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    The DtK Book Club: The Habits of the Church

    January 29, 2014 by Brandy Vencel
    {Click the image for more book club posts!}

    A year and a half ago, we switched to a new church. I won’t go into our reasons for doing so because they really aren’t pertinent to this discussion. What is pertinent is that our new church is oh so much more Reformed than our previous church. This is a difference in belief.

    But the differences do not end there. It is also a difference in practice. There is a simple, but real, liturgy. We stand during the singing. We sit for the reading of the Word and prayer. The preaching is always followed by communion.

    That last one is huge.

    When we sat down together to decide on our criteria for a new church, I tentatively added the Lord’s Supper {weekly} to our list. Being that we are Protestant and not Anglican, Orthodox, or Catholic, finding a church with weekly communion can be hard to come by. Neither my I, nor my husband, had ever belonged to a church that partook of the Supper more than once per month; one church we attended only served it four times per year!

    Imagine our delight when the church with which we fell in love ended up serving the Supper weekly.

    It’s an interesting thing, to take it so regularly after never having done so. The Supper is a grace to us, and I cannot tell you how much I need it–more often than once a month.

    I need grace all the time.

    And now I receive it all the time. Word and sacrament together, a blessing upon our lives.

    I was thinking about this reading assignment and struggling with it because I realized, after the fact, that I could have saved my second post from last week and used it to cover this reading, and wouldn’t that have been nice?

    Unlike Smith, I’m not willing to say what I already said.

    He he.

    Ahem.

    So.

    I thought instead I’d share a little something about a decision we made, a long time ago, regarding our children.

    Many of you know that our children stay in church with us, rather than attending Sunday School. Some of you remember how training my children to sit through church totally saved my day last summer.

    Our new church already keeps children with the congregation more than any church I’ve ever been at — they only leave for the sermon, instead of being separate for the entirety of the service. But when we made the decision and built the practice into our family culture, this wasn’t the case, because we were at a different church. Sunday School was a children’s world that existed in parallel to the congregation’s worship service.

    Sometimes our children did attend Sunday School. We’re not against it, please understand. But they did so when we were staying for two services, and all of us had a class to attend. We still attended worship service together. Sometimes, two services were not an option. Worship service was always the priority, and always all of us together.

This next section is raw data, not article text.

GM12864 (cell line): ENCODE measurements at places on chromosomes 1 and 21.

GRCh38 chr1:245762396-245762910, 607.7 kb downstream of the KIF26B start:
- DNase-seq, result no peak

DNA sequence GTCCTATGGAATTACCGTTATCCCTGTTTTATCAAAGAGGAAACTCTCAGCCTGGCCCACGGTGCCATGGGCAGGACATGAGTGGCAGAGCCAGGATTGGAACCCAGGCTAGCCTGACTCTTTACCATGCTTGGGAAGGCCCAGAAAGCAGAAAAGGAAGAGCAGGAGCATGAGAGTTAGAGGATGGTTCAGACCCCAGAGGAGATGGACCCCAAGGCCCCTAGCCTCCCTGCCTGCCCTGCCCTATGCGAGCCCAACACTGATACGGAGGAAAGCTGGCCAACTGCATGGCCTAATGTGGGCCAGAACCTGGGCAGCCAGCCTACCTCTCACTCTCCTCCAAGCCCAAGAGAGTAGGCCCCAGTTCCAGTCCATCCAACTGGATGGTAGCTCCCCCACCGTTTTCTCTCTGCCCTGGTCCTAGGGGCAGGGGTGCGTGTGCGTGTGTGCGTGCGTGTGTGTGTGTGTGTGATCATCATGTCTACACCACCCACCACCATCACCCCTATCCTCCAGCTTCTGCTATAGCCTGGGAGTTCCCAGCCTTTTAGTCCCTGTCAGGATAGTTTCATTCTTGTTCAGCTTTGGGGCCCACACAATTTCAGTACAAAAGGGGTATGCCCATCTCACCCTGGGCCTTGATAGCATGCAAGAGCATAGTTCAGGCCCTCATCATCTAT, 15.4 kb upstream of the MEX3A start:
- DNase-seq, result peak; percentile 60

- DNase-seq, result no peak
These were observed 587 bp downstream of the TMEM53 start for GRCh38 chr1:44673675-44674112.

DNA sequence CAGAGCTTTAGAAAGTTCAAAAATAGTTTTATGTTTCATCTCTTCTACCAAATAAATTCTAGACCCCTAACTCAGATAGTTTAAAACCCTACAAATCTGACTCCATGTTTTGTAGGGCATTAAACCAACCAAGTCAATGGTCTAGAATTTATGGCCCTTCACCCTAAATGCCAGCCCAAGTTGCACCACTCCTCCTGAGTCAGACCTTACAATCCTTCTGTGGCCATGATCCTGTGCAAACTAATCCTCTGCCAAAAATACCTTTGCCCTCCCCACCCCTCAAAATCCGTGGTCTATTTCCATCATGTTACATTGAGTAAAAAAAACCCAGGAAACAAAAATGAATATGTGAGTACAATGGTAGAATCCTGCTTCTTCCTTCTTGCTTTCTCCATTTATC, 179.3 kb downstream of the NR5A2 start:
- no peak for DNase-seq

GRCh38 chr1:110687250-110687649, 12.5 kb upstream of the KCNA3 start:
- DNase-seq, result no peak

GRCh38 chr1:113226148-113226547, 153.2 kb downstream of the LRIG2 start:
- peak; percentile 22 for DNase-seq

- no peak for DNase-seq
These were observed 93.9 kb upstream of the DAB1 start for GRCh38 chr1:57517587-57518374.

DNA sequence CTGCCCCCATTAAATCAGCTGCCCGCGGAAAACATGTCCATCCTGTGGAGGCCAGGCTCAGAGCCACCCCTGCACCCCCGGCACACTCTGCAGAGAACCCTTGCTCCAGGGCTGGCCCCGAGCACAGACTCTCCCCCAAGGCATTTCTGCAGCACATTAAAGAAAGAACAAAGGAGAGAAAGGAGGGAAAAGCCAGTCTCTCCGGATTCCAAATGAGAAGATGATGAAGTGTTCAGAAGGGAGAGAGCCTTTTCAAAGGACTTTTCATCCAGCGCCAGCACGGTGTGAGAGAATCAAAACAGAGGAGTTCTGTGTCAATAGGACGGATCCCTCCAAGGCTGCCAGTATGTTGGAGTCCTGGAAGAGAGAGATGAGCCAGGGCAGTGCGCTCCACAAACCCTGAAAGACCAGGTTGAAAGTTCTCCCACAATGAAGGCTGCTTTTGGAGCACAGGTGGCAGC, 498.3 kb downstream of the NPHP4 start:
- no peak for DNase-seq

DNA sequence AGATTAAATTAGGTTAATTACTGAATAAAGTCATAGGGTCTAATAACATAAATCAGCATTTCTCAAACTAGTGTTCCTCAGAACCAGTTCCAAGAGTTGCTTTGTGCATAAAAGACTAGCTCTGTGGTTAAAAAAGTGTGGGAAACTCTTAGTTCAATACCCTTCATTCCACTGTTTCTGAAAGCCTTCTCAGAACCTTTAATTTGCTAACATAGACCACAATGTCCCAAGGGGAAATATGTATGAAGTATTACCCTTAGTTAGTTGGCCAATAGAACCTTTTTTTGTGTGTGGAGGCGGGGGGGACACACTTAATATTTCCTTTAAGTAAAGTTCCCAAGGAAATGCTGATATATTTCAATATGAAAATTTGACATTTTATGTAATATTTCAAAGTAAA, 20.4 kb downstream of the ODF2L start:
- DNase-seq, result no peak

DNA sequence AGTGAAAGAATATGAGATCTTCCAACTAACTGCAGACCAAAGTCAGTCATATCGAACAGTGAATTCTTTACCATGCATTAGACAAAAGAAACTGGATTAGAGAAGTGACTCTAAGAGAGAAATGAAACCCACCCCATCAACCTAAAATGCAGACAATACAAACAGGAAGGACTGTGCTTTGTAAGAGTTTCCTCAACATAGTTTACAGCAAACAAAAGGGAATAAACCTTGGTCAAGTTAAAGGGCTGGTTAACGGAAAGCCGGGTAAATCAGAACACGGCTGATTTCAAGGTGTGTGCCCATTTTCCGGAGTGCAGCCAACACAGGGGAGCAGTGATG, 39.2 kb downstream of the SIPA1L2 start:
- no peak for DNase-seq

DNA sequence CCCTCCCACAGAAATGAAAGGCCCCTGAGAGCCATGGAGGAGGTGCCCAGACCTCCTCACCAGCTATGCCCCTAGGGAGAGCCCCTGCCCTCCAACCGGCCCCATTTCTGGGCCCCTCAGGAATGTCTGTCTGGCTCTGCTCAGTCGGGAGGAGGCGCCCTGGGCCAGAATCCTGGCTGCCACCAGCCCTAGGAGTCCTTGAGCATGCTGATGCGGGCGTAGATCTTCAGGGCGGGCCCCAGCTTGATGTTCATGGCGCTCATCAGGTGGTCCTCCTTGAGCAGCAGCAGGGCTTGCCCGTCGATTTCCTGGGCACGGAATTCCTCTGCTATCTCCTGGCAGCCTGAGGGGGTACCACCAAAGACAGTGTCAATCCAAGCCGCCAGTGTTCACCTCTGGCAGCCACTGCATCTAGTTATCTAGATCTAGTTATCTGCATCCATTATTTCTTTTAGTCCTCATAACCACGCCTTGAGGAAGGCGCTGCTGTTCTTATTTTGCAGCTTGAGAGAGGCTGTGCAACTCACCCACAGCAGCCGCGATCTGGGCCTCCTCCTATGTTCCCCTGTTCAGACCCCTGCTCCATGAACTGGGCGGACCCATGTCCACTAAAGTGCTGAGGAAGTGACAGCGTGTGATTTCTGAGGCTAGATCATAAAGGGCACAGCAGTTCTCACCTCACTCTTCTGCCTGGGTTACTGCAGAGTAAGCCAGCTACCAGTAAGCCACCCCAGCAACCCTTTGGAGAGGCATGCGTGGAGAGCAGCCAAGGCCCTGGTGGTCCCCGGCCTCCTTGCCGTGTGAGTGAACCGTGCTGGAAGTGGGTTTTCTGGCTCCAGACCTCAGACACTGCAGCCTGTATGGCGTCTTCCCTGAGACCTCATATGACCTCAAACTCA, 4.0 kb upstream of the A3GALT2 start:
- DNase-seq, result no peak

The reason we chose to do this is very simple. We believe that the way to enculturate children to the Church is to have them participate in the life of the Church when they are young. We had observed the results of church youth culture, where the student world was completely separate from the life of the “adult” Church up until the age of 18, and we didn’t appreciate the results. It was all good and well until graduation, when many of the youth didn’t seem to know what to do with Church.

    And so many of them left.

    I know there is a lot more to leaving than this part of the picture, but one thing remains true: if a student is raised inside the Church but outside the worship service, he is lacking basic Christian habits, and perhaps the most important is communion. I knew students in college who had never partaken of the Lord’s Supper until the age of 18 because it wasn’t served in youth group, and they had never worshiped with the Church as a whole.

    We want our children to have a deep experience with the Church before they leave home. We want them there, to witness baptisms, to sing with teens and adults and the elderly and the disabled, to give their dimes to the offering, and, when the time is right, to eat at the Table.

    I understand the use of Sunday School, and I do not condemn those who use it. I do not think that you must have a child in worship from his infancy to build these habits. That is what we chose to do, but I still remember a day when I was in our church’s cry room rocking a three-year-old and a one-year-old, while pushing an infant in a stroller back and forth with my foot, and I wondered why in the world we were doing this and I thought that perhaps the whole idea might kill me.

    So I understand when families skip that step!

    Ahem.

    But my point remains: it is in participating with the Church that we build the practices of the Church into the child. It isn’t enough to tell the child about communion, or to describe baptism, or to explain a hymn. No. They must sing and eat and drink and get wet. They must physically experience the Body. The easiest way to imagine yourself in the Church is to be in the Church, to experience its rhythms.

    It’s like everything else. In order to live the life well, we start by living the life, and move on from there.

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